Reducing Racial & Ethnic Disparities

Youth of color are over-represented at nearly every stage of the juvenile justice system in Massachusetts.  These disparities have actually worsened over time, with the result that the “fairness” that is necessary to a functioning justice system is increasingly under threat. 

National research has found that these disparities cannot be adequately explained by differential offending.[1]  In some cases, they relate to policing practices in communities of color (“differential enforcement”), as well as “differential processing. ” Implicit or explicit biases within the system, policies or practices that are facially neutral but that disproportionately burden children of color (e.g. detaining youth whose parents do not appear in court at a hearing, since families of color are less likely to own a car), and “structural inequalities” such as poverty and lack of access to quality schools[2] also help drive and worsen disparities. 


CfJJ employs multiple strategies to identify and reduce these disparities, including: 

  1. Advocating for legislation and other policies to ensure adequate data collection and transparency within the system through our Just Facts Campaign. Having and sharing the data is critical so that the disparities can be acknowledged, understood, and addressed.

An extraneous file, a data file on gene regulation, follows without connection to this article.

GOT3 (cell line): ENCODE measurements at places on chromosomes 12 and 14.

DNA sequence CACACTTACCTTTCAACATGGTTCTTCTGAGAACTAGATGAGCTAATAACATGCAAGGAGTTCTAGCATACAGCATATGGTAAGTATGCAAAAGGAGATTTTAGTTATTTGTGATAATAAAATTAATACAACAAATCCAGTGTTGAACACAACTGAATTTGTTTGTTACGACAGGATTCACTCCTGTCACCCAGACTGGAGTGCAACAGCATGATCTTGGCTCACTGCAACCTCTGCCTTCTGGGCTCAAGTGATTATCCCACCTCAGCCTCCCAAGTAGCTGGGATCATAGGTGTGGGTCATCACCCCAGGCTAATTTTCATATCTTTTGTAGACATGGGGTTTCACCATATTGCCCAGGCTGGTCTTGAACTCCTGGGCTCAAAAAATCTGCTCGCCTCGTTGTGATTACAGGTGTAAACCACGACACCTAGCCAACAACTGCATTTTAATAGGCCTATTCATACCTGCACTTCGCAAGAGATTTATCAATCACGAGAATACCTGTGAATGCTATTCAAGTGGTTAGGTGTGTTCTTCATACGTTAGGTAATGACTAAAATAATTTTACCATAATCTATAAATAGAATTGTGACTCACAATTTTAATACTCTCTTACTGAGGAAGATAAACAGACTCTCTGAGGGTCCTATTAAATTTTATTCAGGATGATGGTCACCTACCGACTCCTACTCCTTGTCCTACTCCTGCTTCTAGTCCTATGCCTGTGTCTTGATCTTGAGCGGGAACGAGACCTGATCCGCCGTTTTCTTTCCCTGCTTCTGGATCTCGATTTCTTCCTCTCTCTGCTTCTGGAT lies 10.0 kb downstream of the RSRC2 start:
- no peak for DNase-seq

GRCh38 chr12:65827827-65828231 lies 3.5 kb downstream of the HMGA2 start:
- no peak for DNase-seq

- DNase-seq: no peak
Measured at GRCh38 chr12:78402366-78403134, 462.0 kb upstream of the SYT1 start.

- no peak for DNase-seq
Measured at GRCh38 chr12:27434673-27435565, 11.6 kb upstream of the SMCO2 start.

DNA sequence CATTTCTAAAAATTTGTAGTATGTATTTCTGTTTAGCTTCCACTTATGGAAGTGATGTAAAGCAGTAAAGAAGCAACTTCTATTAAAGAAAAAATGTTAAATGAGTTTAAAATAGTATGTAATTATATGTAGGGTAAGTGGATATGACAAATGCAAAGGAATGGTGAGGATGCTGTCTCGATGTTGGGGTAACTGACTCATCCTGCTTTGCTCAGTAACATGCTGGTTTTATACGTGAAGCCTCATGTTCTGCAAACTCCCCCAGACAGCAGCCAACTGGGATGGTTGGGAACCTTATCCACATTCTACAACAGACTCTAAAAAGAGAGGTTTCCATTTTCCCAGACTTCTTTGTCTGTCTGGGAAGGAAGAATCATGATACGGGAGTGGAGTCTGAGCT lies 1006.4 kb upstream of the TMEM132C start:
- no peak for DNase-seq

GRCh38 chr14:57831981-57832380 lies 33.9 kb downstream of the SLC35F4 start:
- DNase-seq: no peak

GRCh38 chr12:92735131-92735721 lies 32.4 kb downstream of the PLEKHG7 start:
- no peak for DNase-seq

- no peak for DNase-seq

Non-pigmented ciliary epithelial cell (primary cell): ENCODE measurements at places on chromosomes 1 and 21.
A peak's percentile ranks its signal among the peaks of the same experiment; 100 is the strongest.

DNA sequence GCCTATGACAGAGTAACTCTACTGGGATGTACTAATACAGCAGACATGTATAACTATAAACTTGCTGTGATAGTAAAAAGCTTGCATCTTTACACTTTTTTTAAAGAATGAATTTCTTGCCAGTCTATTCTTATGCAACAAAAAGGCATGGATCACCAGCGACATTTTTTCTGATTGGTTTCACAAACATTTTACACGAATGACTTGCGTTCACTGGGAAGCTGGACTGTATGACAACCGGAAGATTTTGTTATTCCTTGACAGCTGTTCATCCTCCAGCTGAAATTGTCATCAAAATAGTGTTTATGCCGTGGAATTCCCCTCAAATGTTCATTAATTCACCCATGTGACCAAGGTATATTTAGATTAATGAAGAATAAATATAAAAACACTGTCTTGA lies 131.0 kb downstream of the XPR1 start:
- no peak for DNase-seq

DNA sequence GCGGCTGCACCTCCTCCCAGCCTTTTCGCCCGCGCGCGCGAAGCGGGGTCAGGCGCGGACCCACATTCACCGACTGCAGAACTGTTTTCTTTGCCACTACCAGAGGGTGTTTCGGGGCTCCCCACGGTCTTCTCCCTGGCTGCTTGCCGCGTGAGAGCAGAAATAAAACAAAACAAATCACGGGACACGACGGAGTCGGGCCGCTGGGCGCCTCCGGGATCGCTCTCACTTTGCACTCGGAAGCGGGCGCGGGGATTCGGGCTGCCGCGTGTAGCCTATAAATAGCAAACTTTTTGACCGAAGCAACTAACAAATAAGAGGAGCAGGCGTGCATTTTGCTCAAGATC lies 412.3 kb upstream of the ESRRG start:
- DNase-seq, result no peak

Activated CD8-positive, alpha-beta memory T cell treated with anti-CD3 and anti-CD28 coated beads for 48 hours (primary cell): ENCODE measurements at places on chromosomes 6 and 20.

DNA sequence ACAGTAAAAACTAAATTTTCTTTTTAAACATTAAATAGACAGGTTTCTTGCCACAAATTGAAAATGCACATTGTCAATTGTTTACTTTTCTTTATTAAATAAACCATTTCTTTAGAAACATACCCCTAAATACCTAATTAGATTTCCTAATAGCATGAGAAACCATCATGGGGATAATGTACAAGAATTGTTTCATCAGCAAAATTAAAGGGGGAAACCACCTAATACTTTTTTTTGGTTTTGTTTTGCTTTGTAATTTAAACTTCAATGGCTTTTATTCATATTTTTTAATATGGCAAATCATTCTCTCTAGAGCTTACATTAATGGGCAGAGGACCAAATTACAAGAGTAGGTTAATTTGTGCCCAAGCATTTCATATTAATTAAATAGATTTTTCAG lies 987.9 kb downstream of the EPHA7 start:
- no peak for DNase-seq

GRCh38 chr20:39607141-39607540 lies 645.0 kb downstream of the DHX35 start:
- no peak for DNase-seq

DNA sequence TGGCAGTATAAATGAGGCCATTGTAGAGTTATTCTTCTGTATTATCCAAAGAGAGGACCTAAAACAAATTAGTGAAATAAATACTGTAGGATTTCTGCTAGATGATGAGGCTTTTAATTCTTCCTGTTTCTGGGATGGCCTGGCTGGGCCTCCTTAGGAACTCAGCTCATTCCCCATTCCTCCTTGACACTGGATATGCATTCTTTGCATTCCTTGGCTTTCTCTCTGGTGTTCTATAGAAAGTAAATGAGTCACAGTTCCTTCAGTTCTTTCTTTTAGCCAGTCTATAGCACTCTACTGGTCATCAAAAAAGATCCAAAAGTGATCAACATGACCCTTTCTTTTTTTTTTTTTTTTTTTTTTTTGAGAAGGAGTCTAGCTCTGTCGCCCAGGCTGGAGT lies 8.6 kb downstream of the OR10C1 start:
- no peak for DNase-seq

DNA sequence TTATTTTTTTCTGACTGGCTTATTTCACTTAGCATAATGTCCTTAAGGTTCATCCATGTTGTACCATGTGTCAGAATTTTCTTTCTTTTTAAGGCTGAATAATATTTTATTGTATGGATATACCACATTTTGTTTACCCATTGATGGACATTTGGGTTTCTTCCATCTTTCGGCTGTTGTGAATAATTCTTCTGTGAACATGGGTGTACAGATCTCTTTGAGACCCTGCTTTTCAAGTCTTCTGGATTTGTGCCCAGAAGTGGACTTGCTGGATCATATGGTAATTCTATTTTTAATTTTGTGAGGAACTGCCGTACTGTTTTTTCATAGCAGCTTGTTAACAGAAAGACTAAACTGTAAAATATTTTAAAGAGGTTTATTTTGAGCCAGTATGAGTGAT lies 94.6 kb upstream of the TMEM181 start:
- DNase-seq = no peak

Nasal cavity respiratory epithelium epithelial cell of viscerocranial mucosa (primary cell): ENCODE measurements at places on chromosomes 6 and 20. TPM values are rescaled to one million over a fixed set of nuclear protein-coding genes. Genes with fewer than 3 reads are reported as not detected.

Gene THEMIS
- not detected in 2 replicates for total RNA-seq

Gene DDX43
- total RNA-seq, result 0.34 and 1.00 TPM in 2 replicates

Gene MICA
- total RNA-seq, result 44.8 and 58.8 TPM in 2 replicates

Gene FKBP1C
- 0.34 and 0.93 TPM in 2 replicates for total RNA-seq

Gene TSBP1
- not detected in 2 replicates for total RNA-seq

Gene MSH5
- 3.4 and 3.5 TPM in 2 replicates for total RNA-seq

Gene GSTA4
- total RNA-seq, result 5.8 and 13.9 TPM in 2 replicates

2. Researching, documenting and publicizing disparities through publications and other educational projects.
  3. Working with youth, parents, and grassroots community organizations to identify alternatives to court and out of home confinement that are culturally appropriate and responsive to the needs of youth of color and the communities in which they live through our Diversion Network initiative.
  4. Supporting the work of the Massachusetts Juvenile Justice and Child Welfare  Leadership Forum to promote systemic, agency and court-led efforts to identify and address over-representation and disparities within the system.
  5. Collaborating and partnering with other initiatives seeking to address disparities and promote racial equity in our systems, including Massachusetts JDAI's Racial and Ethnic Disparities project and the Massachusetts Juvenile Justice Advisory Committee.